Codecs; As long as they are installed correctly and not missing, out of date or causing incompatibilities everything is fine. Codec related problems may take some time to fix. Many users like to resolve codec issues by installing a codec pack, or switching to a media player using binary codecs.
That's fine and often works, but it does not always resolve the underlying problem. Codec Toolbox is a free beta program for Windows that can check the system for codec problems.
All that a user needs to do is to start the portable program and select the Check problems of codecs option in the pull down menu in the main interface.
The program scans all installed codec information and displays errors related to them in the text box on the same screen. It will for instance notify the user if a codec is missing on the hard drive that is referenced in the Windows Registry.
At this time, there is no option to automatically resolve the codec problems from within the software. This means that the user has to repair the problems manually. For a missing file and reference in the Registry this would for instance mean to delete the entry in the Registry.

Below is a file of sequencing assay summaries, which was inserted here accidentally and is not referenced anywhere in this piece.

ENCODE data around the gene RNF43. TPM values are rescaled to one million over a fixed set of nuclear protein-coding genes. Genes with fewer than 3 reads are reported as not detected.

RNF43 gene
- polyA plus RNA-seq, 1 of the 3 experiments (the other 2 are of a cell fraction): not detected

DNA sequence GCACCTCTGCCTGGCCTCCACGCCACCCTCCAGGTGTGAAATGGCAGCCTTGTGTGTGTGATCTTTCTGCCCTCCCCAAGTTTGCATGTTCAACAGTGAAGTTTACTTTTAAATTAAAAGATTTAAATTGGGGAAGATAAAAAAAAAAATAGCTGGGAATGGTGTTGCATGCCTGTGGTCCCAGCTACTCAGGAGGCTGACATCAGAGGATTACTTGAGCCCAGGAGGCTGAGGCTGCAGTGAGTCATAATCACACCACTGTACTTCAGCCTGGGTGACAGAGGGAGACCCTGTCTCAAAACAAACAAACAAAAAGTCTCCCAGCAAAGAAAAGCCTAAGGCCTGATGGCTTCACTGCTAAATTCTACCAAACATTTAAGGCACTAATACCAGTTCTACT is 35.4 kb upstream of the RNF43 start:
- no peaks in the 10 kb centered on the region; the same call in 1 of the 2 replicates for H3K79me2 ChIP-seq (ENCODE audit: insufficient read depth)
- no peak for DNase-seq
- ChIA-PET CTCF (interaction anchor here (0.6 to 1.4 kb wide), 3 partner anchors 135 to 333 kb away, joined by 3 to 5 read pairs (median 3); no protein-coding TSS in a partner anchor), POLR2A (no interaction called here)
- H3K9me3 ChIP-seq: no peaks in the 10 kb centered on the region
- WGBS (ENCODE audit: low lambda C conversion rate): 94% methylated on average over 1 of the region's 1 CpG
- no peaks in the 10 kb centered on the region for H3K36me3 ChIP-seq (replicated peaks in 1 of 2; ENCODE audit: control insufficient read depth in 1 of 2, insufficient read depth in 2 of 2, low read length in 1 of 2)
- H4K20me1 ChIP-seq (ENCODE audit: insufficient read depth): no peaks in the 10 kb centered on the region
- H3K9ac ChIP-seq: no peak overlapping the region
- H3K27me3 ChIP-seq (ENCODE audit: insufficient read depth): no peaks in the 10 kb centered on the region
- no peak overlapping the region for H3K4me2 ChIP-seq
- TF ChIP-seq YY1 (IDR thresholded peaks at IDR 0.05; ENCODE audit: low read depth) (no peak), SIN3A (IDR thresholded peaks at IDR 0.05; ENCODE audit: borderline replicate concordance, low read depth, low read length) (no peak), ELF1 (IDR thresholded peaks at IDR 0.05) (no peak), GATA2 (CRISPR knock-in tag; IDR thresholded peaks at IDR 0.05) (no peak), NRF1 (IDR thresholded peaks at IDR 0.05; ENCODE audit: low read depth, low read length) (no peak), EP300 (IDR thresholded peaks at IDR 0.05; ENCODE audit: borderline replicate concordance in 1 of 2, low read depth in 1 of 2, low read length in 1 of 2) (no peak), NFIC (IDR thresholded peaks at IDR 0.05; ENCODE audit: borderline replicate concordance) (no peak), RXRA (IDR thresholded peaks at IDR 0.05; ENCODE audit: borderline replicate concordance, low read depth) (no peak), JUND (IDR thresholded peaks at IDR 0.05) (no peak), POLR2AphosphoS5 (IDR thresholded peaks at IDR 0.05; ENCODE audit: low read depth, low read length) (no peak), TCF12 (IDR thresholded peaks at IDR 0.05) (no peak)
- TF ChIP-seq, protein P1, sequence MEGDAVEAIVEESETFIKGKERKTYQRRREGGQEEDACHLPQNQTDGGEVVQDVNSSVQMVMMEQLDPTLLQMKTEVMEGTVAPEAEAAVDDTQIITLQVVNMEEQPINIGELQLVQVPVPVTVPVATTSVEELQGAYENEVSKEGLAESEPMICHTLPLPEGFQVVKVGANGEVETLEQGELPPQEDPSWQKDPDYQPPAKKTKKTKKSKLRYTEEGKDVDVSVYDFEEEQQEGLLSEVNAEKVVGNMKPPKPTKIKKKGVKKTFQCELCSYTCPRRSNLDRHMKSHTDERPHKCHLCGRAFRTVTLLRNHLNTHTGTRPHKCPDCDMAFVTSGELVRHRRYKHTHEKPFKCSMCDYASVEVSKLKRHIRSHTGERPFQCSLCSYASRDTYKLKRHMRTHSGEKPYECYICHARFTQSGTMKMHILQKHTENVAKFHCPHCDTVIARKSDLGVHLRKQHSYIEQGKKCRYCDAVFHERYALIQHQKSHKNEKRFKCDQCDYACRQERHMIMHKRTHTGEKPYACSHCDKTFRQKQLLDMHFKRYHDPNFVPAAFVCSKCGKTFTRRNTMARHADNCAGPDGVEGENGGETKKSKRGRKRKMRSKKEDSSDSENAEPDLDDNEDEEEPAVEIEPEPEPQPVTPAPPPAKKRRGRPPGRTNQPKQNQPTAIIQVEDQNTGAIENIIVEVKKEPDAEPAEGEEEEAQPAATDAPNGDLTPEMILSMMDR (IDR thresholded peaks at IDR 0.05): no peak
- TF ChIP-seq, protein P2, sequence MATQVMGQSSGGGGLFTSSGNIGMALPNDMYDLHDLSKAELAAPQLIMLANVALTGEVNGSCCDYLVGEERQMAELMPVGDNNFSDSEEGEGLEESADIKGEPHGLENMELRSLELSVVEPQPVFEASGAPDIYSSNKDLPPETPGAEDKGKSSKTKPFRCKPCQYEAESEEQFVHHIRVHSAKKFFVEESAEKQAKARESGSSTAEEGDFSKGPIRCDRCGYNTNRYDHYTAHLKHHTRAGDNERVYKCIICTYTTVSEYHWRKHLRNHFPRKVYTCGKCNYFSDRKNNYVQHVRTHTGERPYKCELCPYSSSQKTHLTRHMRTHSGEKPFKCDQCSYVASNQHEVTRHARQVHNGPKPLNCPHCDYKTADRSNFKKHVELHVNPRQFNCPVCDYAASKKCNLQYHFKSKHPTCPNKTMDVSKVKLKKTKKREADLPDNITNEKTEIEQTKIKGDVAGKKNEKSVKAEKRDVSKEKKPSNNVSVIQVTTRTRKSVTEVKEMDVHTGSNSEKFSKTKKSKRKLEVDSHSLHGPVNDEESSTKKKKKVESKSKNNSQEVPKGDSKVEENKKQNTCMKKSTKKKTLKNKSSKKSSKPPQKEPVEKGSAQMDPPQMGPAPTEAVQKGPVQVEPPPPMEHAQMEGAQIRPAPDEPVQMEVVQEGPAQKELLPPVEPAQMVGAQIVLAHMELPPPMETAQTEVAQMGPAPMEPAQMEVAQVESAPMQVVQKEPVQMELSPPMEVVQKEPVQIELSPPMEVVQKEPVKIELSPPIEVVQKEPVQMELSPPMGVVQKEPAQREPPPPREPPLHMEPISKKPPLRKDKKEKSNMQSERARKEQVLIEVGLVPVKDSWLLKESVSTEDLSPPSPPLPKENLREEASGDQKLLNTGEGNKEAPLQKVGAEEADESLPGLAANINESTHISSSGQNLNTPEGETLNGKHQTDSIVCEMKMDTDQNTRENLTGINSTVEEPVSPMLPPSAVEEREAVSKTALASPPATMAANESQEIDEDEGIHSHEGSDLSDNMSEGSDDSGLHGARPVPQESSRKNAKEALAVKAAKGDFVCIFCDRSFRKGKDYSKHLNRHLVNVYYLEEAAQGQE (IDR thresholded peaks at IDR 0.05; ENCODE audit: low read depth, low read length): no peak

codec Toolbox can do more than just scan the system for missing codecs. It can create a list of all codecs installed on the system, and read and change the merit value of codecs. The merit value is used by applications to select a codec if multiple are able to play a media file. The codec with the highest merit value is picked automatically by the applications.
Codec Toolbox comes with command line parameters as well to perform the supported operations. The program is still in development, and users will likely notice that in one form or the other. It is for instance not possible to change the size of the program interface, which makes it incredible difficulty to read the outputs of the program.
Advertising revenue is falling fast across the Internet, and independently-run sites like Ghacks are hit hardest by it. The advertising model in its current form is coming to an end, and we have to find other ways to continue operating this site.
We are committed to keeping our content free and independent, which means no paywalls, no sponsored posts, no annoying ad formats (video ads) or subscription fees.
If you like our content, and would like to help, please consider making a contribution:
Ghacks is a technology news blog that was founded in 2005 by Martin Brinkmann. It has since then become one of the most popular tech news sites on the Internet with five authors and regular contributions from freelance writers.